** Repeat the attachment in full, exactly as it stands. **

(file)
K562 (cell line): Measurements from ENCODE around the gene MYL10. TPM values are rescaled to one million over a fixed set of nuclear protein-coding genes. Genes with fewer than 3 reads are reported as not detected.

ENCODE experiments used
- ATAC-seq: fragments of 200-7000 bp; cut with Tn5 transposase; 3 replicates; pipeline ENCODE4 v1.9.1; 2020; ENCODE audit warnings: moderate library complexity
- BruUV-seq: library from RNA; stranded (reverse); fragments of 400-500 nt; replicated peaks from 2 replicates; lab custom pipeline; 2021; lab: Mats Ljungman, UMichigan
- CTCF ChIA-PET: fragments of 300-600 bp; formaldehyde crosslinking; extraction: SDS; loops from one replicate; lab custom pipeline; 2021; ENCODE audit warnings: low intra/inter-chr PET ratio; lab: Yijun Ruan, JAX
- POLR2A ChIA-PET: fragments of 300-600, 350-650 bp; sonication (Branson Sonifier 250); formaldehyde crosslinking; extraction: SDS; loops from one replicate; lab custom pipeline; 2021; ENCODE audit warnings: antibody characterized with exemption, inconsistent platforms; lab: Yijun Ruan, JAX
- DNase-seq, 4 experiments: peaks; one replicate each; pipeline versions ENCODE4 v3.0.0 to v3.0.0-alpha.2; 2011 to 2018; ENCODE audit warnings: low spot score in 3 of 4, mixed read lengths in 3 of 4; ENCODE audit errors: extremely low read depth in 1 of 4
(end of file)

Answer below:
K562 (cell line): Measurements from ENCODE around the gene MYL10. TPM values are rescaled to one million over a fixed set of nuclear protein-coding genes. Genes with fewer than 3 reads are reported as not detected.

ENCODE experiments used
- ATAC-seq: fragments of 200-7000 bp; cut with Tn5 transposase; 3 replicates; pipeline ENCODE4 v1.9.1; 2020; ENCODE audit warnings: moderate library complexity
- BruUV-seq: library from RNA; stranded (reverse); fragments of 400-500 nt; replicated peaks from 2 replicates; lab custom pipeline; 2021; lab: Mats Ljungman, UMichigan
- CTCF ChIA-PET: fragments of 300-600 bp; formaldehyde crosslinking; extraction: SDS; loops from one replicate; lab custom pipeline; 2021; ENCODE audit warnings: low intra/inter-chr PET ratio; lab: Yijun Ruan, JAX
- POLR2A ChIA-PET: fragments of 300-600, 350-650 bp; sonication (Branson Sonifier 250); formaldehyde crosslinking; extraction: SDS; loops from one replicate; lab custom pipeline; 2021; ENCODE audit warnings: antibody characterized with exemption, inconsistent platforms; lab: Yijun Ruan, JAX
- DNase-seq, 4 experiments: peaks; one replicate each; pipeline versions ENCODE4 v3.0.0 to v3.0.0-alpha.2; 2011 to 2018; ENCODE audit warnings: low spot score in 3 of 4, mixed read lengths in 3 of 4; ENCODE audit errors: extremely low read depth in 1 of 4